Photo Chemical Milling
Photo chemical milling machine
Thin stainless steel part cut by photo chemical milling
Sensor device etched and cut by photo chemical milling
Photo chemical milling is a process that produces 2D part shapes by creating a chemical resist mask on the surface of sheet metal and chemically dissolving material from unmasked areas. The photo chemical milling process follows these steps:
- A photo resistant coating is applied to make the sheet metal sensitive to light.
- A photo mask is placed over the sensitized sheet metal.
- The sheet is exposed to ultraviolet light.
- The photo resist is developed into the masked pattern.
- The sheet is etched to remove exposed metal areas leaving the final part.
- The part is then cleaned.
Photo chemical milling offers high precision and detailed shapes in thin metal sheets, free of burrs. The process is particularly competitive for complex shapes.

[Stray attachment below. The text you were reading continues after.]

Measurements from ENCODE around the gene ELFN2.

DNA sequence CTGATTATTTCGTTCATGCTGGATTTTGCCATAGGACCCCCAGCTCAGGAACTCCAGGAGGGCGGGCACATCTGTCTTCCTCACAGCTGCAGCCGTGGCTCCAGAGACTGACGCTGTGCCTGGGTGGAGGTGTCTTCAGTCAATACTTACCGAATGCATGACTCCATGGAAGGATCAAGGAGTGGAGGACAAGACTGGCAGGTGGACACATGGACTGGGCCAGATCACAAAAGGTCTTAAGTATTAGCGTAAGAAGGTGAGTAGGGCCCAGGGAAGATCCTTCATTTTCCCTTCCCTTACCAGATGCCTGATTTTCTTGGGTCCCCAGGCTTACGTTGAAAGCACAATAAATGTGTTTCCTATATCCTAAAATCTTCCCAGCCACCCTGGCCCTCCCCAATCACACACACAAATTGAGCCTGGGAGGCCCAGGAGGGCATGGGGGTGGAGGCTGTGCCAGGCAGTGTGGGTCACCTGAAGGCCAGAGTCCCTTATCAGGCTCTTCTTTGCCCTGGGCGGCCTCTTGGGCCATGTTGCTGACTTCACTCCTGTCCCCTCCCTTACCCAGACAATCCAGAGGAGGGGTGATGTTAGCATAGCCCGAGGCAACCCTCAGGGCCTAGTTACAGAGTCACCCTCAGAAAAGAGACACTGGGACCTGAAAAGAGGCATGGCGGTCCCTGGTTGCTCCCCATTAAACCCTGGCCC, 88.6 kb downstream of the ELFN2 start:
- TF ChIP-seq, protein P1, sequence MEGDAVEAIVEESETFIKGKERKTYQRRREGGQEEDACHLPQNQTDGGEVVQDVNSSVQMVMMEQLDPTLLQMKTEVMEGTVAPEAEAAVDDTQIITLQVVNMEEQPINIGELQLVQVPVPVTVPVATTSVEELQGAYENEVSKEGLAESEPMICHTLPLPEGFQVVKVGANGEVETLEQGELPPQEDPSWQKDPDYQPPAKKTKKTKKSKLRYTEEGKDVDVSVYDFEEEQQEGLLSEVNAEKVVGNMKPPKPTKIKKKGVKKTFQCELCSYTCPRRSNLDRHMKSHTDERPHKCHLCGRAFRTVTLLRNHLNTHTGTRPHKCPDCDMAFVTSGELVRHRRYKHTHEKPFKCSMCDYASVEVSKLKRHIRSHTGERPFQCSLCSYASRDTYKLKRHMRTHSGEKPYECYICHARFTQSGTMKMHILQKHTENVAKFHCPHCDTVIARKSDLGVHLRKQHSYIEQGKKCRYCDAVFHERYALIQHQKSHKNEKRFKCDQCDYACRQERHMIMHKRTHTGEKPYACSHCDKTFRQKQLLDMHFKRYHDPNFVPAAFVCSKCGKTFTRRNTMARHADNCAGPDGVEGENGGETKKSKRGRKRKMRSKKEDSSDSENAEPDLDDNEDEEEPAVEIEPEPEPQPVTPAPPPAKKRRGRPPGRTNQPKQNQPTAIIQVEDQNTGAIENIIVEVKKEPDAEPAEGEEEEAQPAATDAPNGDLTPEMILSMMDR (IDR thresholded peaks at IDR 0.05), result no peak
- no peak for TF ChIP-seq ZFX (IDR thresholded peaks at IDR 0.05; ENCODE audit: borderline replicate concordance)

Photo chemical milling can make almost any 2D shape in relatively thin gauge sheet metal, typically 0.001" to 0.050" thick. Applications of photo chemical milling include gaskets, electrical shields, works of art, optical interrupters, shims, eraser shields, etc. The process can also be used for etching which is similar to engraving. Tooling consists of a film transparency. Cost reduction options include minimizing thickness and part area.
Photochemical Milling Design Considerations
- Try to provide a distance between holes at least the greater of .005" and 0.9 of material thickness.
- Edges will have a single or double arc profile due to the chemical erosion process (more noticeable on thicker materials).